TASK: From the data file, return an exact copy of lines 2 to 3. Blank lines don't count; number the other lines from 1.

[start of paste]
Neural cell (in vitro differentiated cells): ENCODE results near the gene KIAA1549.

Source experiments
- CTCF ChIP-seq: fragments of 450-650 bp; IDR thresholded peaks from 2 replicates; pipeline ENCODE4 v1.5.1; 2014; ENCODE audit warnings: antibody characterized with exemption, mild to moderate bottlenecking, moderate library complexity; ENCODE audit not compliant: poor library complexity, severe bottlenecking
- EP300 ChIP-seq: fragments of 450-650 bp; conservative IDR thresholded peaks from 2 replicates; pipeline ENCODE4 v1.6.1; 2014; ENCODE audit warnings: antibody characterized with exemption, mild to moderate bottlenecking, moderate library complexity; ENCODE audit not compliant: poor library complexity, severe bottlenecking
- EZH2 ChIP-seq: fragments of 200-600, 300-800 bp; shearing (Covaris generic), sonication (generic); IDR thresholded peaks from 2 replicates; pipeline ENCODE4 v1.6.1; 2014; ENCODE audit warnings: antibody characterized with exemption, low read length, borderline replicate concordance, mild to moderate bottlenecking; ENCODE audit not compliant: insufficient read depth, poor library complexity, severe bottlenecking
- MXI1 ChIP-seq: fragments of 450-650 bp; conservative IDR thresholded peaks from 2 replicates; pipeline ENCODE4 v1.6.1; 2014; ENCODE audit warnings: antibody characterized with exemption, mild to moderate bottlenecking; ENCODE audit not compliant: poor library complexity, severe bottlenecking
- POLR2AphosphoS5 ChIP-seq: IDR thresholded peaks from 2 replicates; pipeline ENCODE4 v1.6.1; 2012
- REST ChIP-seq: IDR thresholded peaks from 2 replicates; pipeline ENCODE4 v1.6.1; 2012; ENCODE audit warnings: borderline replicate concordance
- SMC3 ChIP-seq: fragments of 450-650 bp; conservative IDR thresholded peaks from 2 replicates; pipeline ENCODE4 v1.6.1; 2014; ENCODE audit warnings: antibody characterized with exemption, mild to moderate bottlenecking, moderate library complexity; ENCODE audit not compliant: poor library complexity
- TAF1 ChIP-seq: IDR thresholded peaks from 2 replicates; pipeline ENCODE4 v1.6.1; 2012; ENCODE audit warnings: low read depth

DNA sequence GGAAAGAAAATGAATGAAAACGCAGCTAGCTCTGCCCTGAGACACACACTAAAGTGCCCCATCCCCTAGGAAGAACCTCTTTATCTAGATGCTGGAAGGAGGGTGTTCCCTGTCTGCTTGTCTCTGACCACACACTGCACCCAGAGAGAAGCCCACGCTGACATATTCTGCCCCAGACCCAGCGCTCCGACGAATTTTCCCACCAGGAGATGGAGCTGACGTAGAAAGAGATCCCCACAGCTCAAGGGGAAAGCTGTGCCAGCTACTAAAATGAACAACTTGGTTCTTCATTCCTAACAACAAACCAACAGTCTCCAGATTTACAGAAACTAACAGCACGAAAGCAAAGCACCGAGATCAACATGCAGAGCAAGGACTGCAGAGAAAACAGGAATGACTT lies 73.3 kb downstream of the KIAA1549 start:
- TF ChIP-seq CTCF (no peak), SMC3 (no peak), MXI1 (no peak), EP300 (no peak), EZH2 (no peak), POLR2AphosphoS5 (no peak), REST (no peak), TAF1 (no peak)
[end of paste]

Source experiments
- CTCF ChIP-seq: fragments of 450-650 bp; IDR thresholded peaks from 2 replicates; pipeline ENCODE4 v1.5.1; 2014; ENCODE audit warnings: antibody characterized with exemption, mild to moderate bottlenecking, moderate library complexity; ENCODE audit not compliant: poor library complexity, severe bottlenecking